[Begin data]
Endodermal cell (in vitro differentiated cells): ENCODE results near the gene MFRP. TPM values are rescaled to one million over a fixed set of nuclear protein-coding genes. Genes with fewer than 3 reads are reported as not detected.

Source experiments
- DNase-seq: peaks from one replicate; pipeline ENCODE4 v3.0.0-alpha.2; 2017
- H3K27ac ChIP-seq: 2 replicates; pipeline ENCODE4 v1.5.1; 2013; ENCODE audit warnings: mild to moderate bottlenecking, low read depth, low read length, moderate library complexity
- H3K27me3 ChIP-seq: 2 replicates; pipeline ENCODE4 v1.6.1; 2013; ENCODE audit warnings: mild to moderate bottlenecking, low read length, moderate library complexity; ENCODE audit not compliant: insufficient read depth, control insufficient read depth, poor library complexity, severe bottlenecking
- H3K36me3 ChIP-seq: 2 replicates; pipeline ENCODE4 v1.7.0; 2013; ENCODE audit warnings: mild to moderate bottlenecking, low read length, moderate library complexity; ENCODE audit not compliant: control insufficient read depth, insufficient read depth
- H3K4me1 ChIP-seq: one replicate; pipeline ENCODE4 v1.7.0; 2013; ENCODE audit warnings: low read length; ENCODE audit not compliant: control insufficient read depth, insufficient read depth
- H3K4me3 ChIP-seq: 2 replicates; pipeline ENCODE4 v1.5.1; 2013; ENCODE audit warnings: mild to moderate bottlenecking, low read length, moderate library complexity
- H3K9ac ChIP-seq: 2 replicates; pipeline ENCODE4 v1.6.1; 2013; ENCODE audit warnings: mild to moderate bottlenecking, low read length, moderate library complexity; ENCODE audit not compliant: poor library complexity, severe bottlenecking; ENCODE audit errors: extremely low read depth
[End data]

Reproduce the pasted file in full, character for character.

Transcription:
Endodermal cell (in vitro differentiated cells): ENCODE results near the gene MFRP. TPM values are rescaled to one million over a fixed set of nuclear protein-coding genes. Genes with fewer than 3 reads are reported as not detected.

Source experiments
- DNase-seq: peaks from one replicate; pipeline ENCODE4 v3.0.0-alpha.2; 2017
- H3K27ac ChIP-seq: 2 replicates; pipeline ENCODE4 v1.5.1; 2013; ENCODE audit warnings: mild to moderate bottlenecking, low read depth, low read length, moderate library complexity
- H3K27me3 ChIP-seq: 2 replicates; pipeline ENCODE4 v1.6.1; 2013; ENCODE audit warnings: mild to moderate bottlenecking, low read length, moderate library complexity; ENCODE audit not compliant: insufficient read depth, control insufficient read depth, poor library complexity, severe bottlenecking
- H3K36me3 ChIP-seq: 2 replicates; pipeline ENCODE4 v1.7.0; 2013; ENCODE audit warnings: mild to moderate bottlenecking, low read length, moderate library complexity; ENCODE audit not compliant: control insufficient read depth, insufficient read depth
- H3K4me1 ChIP-seq: one replicate; pipeline ENCODE4 v1.7.0; 2013; ENCODE audit warnings: low read length; ENCODE audit not compliant: control insufficient read depth, insufficient read depth
- H3K4me3 ChIP-seq: 2 replicates; pipeline ENCODE4 v1.5.1; 2013; ENCODE audit warnings: mild to moderate bottlenecking, low read length, moderate library complexity
- H3K9ac ChIP-seq: 2 replicates; pipeline ENCODE4 v1.6.1; 2013; ENCODE audit warnings: mild to moderate bottlenecking, low read length, moderate library complexity; ENCODE audit not compliant: poor library complexity, severe bottlenecking; ENCODE audit errors: extremely low read depth